HARARE: Southern African countries said Monday they found it "very difficult" to declare Zimbabwe's elections fair, thanks to Robert Mugabe's monopoly on state media and problems with the electoral roll.
The Southern African Development Community (SADC) mission which observed the July 31 election declared the poll "credible" but stopped short of calling it fair.
"On the question of fairness, it's very difficult to say everything was fair," SADC election observer Bernard Membe said in the capital Harare as he summarised his report.
The 15-member regional body reiterated its call for sanctions imposed by the European Union and the United States against Zimbabwe to be lifted, saying they actually helped Mugabe's ZANU-PF party.
"Sanctions cannot be used as a tool for winning elections. As long as sanctions are there, this ZANU-PF will prevail for another 100 years," he said.
Mugabe began another five-year term in office, his seventh, on August 22 after beating his rival Morgan Tsvangirai in the disputed poll.
Tsvangirai, who became prime minister through a power-sharing agreement with Mugabe negotiated by SADC after deadly post-election violence in 2008, called the vote a sham.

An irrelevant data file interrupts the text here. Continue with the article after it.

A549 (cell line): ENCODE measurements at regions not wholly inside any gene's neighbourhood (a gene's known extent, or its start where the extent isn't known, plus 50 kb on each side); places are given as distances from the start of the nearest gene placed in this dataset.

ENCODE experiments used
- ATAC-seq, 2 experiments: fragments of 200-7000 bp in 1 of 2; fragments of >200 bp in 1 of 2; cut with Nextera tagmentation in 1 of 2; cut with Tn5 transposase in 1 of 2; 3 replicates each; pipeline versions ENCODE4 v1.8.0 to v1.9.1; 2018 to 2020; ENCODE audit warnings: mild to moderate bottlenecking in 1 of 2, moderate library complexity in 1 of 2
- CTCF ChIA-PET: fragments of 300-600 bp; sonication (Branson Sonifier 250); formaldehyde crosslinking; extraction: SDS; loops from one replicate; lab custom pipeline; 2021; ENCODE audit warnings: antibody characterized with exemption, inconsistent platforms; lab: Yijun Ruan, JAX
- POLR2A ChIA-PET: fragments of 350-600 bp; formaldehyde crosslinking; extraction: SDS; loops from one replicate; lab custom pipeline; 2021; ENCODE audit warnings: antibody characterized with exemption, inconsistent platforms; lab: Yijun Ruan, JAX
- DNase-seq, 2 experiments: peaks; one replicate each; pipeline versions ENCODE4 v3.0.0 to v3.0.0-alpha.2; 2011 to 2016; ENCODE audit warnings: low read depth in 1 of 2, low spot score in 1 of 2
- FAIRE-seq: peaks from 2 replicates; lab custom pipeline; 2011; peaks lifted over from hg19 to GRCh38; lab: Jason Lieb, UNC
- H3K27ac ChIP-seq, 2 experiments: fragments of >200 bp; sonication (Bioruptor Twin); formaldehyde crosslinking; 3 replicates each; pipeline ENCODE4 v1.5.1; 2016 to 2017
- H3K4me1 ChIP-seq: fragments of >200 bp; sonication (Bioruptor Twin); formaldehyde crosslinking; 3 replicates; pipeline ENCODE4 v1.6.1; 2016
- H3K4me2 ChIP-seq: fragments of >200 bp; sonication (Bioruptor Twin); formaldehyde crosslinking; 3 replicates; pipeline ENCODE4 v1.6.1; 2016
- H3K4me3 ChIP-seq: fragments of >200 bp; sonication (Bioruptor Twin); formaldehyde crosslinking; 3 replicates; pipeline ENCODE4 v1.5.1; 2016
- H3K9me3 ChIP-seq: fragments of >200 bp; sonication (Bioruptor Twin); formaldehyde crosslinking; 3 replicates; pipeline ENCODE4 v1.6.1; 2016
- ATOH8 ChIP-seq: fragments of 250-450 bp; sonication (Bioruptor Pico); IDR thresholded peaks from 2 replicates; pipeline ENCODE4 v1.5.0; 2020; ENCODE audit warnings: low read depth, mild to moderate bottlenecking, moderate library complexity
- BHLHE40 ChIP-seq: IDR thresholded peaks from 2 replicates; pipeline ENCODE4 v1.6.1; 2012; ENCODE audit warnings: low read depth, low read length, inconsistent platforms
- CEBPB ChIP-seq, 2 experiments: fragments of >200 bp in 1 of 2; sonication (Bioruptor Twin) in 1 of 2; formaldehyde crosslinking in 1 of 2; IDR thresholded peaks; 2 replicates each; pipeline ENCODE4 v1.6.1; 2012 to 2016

The body endorsed Mugabe's victory this year because "there were so many other elements that, when put together, elevated the election to a credible status", said Membe.
But the SADC was concerned by the late release of the electoral roll.
"If the voters' roll is not made available on time, the fairness of the election is brought into question," Membe said.
"Our observers on the ground reported complaints related to the delay in issuing the voters roll on time."
"And even in those areas where (the) voters' roll was issued a few days before, people had no access to it until the day of voting."
Local and international observers denounced several irregularities in the electoral roll, claiming that as many as 750,000 urban voters were not listed, and that, highly improbably, more than 100,000 people aged over 100 were named on the list.
SADC further noted "that media (state and pirate) were highly polarised and for the most part biased along party lines".
"Especially in the state media... people were not given equal opportunities," Membe said.
State media gave live coverage to Mugabe's rallies in the run-up to the polls, but not to other political parties.